Database Hacks – Are Banks Required To Notify You

Ever wonder if banks are required to tell customers when
their systems are hacked? You may be shocked to learn that
they are not. The only exception to this standard has been
database hacks that effect California residents. Companies
doing business in California are required to give such
notice under the California Security Breach Information Act.
The situation is changing quickly on the federal level.

Regulations have been issued by federal finance agencies
that now force banks to tell customers when their personal
data has been exposed to unauthorized third parties. The
regulations are issued pursuant to the Gramm-Leach-Bliley
Act, which contains language requiring financial
institutions to prevent unauthorized access and use of
consumer information.

The new regulations appear to be a reaction to several
recent high-profile data leaks. They include incidents such
as Bank of America losing data tapes containing information
for over 1 million government employees and the breach of
databases for LexisNexis and ChoicePoint. It is well known
that numerous other banks have also been hacked over the
years, but the information has been hushed up.

The new regulations require financial institutions to notify
account holders if the institution becomes aware of
unauthorized access to sensitive customer information. The
directives apply to banks and savings and loan companies,
but not credit unions.

There are two serious loopholes in the regulations. First, a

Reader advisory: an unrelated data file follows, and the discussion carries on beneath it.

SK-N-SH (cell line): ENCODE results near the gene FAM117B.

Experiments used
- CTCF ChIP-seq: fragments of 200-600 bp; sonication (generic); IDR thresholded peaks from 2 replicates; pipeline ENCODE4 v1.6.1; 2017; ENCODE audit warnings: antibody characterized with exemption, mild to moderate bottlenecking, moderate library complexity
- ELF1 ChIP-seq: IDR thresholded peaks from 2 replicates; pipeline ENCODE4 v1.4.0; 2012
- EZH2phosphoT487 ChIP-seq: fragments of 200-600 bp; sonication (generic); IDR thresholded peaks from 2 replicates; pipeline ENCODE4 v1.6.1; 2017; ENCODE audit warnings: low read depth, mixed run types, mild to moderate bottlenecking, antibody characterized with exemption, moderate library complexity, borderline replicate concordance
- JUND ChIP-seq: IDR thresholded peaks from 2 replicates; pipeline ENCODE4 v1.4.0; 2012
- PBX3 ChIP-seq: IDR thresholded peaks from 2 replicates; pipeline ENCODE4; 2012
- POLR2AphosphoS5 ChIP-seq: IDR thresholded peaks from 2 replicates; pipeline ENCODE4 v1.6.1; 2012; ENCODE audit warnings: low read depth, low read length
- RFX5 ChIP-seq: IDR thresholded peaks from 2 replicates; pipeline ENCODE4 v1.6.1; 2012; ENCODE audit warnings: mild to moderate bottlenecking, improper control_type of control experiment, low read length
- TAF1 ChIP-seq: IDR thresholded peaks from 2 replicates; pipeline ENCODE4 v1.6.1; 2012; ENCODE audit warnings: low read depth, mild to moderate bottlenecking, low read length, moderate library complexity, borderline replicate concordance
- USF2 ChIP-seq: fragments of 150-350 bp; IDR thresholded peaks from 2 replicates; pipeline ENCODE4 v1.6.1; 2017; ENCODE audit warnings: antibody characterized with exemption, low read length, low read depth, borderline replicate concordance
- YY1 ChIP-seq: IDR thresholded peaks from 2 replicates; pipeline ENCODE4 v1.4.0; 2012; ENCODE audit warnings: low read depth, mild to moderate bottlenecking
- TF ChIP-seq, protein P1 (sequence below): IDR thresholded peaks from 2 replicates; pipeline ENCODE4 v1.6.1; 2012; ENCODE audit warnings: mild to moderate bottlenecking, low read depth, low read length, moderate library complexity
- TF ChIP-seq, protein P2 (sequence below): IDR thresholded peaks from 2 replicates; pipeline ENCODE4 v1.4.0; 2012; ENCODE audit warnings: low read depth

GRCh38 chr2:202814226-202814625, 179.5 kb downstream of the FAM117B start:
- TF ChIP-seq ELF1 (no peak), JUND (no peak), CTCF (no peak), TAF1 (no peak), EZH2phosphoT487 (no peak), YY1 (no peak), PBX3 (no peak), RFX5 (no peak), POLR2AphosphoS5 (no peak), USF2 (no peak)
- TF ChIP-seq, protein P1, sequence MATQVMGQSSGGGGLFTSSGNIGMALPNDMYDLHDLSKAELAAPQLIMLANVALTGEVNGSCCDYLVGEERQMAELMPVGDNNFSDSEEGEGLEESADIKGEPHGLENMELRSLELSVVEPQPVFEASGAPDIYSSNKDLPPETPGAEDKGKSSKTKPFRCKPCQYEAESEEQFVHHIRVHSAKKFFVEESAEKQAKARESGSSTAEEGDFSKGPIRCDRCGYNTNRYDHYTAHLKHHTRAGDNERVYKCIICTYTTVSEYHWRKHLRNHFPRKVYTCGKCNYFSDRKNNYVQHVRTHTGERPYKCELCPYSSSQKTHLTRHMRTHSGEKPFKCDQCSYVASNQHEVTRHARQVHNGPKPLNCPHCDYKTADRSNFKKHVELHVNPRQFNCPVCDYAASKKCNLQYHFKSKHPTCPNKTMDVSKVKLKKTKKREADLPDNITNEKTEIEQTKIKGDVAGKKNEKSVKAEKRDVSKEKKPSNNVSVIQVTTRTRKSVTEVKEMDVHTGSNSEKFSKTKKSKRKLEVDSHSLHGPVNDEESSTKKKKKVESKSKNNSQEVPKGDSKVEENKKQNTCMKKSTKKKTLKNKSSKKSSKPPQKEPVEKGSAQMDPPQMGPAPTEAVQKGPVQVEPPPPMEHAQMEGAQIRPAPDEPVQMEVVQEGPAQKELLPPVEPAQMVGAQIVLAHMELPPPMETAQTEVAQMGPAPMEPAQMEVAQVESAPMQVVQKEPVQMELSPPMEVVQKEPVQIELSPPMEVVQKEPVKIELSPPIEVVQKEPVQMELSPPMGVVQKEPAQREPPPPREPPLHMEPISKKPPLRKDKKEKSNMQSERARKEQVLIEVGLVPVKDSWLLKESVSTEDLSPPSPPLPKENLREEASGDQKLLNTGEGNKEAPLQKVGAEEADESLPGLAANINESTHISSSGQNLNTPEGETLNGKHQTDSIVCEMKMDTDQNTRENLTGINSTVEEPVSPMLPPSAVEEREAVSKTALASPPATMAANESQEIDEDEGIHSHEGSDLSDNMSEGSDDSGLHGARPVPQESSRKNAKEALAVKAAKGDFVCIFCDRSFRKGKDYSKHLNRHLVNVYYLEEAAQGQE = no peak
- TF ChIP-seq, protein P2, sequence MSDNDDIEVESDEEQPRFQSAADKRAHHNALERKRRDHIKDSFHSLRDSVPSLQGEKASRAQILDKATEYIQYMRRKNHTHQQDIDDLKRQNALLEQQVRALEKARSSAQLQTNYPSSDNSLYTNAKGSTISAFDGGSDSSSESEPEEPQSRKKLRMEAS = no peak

financial institution that discovers a database breach must
only notify account holders if it is “reasonably possible”
that personal details will be misused. Second, the
regulations only apply to personal data, not business or
commercial accounts.

While these new regulations are a positive step, one could
drive a truck through the two loopholes. Determining whether
it is “reasonably possible” that your information will be
misused is a vague standard that many financial institutions
will use to withhold information. Put bluntly, the
notification regulations are gutless.

The best method for keeping an eye on database breaches is
to look for stories in the news. Under California law,
companies are required to give notice to California
residents when breaches occur. If you see a story about your
bank giving notice of a hack to California residents, your
personal information may have also been exposed. Hackers do
not restrict their attacks to California residents.

Richard Chapo is an attorney with
http://www.sandiegobusinesslawfirm.com – a law firm
providing legal advice to California businesses. This
article is for general education purposes and does not
address every facet of the subject matter. Nothing in this
article creates an attorney-client relationship.

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